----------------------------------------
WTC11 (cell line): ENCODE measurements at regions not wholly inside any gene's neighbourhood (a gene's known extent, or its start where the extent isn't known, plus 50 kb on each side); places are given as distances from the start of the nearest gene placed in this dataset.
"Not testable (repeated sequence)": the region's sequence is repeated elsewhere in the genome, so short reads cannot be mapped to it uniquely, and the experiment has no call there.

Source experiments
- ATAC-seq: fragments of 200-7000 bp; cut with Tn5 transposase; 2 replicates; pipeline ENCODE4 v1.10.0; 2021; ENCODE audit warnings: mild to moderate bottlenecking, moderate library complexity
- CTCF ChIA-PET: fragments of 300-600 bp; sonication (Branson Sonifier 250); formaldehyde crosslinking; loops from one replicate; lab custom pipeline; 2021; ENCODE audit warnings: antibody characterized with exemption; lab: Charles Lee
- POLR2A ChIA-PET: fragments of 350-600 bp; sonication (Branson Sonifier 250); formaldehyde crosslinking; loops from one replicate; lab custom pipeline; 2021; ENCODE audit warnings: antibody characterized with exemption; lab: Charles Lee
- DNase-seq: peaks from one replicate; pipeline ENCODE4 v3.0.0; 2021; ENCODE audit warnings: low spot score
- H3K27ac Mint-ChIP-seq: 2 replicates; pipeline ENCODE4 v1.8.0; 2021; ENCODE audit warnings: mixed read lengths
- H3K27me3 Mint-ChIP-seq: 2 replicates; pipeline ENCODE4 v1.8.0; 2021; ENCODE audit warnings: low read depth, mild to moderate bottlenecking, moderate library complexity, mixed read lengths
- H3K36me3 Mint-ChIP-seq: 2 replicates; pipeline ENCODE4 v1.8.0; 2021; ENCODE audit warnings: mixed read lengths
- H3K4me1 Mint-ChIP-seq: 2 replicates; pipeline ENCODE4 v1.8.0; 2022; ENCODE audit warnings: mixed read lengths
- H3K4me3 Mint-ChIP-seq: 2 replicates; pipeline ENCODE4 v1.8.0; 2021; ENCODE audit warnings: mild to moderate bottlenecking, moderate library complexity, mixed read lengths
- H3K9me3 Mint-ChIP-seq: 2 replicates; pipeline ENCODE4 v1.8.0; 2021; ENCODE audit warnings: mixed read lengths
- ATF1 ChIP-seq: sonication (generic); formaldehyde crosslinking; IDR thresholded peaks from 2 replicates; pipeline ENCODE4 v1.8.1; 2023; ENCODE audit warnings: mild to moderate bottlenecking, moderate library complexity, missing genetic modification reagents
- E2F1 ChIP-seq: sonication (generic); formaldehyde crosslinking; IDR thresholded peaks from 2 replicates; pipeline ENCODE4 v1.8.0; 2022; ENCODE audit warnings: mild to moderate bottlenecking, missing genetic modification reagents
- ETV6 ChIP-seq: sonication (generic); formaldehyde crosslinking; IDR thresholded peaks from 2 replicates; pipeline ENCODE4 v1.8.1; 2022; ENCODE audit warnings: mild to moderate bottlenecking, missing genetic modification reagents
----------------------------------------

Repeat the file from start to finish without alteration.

WTC11 (cell line): ENCODE measurements at regions not wholly inside any gene's neighbourhood (a gene's known extent, or its start where the extent isn't known, plus 50 kb on each side); places are given as distances from the start of the nearest gene placed in this dataset.
"Not testable (repeated sequence)": the region's sequence is repeated elsewhere in the genome, so short reads cannot be mapped to it uniquely, and the experiment has no call there.

Source experiments
- ATAC-seq: fragments of 200-7000 bp; cut with Tn5 transposase; 2 replicates; pipeline ENCODE4 v1.10.0; 2021; ENCODE audit warnings: mild to moderate bottlenecking, moderate library complexity
- CTCF ChIA-PET: fragments of 300-600 bp; sonication (Branson Sonifier 250); formaldehyde crosslinking; loops from one replicate; lab custom pipeline; 2021; ENCODE audit warnings: antibody characterized with exemption; lab: Charles Lee
- POLR2A ChIA-PET: fragments of 350-600 bp; sonication (Branson Sonifier 250); formaldehyde crosslinking; loops from one replicate; lab custom pipeline; 2021; ENCODE audit warnings: antibody characterized with exemption; lab: Charles Lee
- DNase-seq: peaks from one replicate; pipeline ENCODE4 v3.0.0; 2021; ENCODE audit warnings: low spot score
- H3K27ac Mint-ChIP-seq: 2 replicates; pipeline ENCODE4 v1.8.0; 2021; ENCODE audit warnings: mixed read lengths
- H3K27me3 Mint-ChIP-seq: 2 replicates; pipeline ENCODE4 v1.8.0; 2021; ENCODE audit warnings: low read depth, mild to moderate bottlenecking, moderate library complexity, mixed read lengths
- H3K36me3 Mint-ChIP-seq: 2 replicates; pipeline ENCODE4 v1.8.0; 2021; ENCODE audit warnings: mixed read lengths
- H3K4me1 Mint-ChIP-seq: 2 replicates; pipeline ENCODE4 v1.8.0; 2022; ENCODE audit warnings: mixed read lengths
- H3K4me3 Mint-ChIP-seq: 2 replicates; pipeline ENCODE4 v1.8.0; 2021; ENCODE audit warnings: mild to moderate bottlenecking, moderate library complexity, mixed read lengths
- H3K9me3 Mint-ChIP-seq: 2 replicates; pipeline ENCODE4 v1.8.0; 2021; ENCODE audit warnings: mixed read lengths
- ATF1 ChIP-seq: sonication (generic); formaldehyde crosslinking; IDR thresholded peaks from 2 replicates; pipeline ENCODE4 v1.8.1; 2023; ENCODE audit warnings: mild to moderate bottlenecking, moderate library complexity, missing genetic modification reagents
- E2F1 ChIP-seq: sonication (generic); formaldehyde crosslinking; IDR thresholded peaks from 2 replicates; pipeline ENCODE4 v1.8.0; 2022; ENCODE audit warnings: mild to moderate bottlenecking, missing genetic modification reagents
- ETV6 ChIP-seq: sonication (generic); formaldehyde crosslinking; IDR thresholded peaks from 2 replicates; pipeline ENCODE4 v1.8.1; 2022; ENCODE audit warnings: mild to moderate bottlenecking, missing genetic modification reagents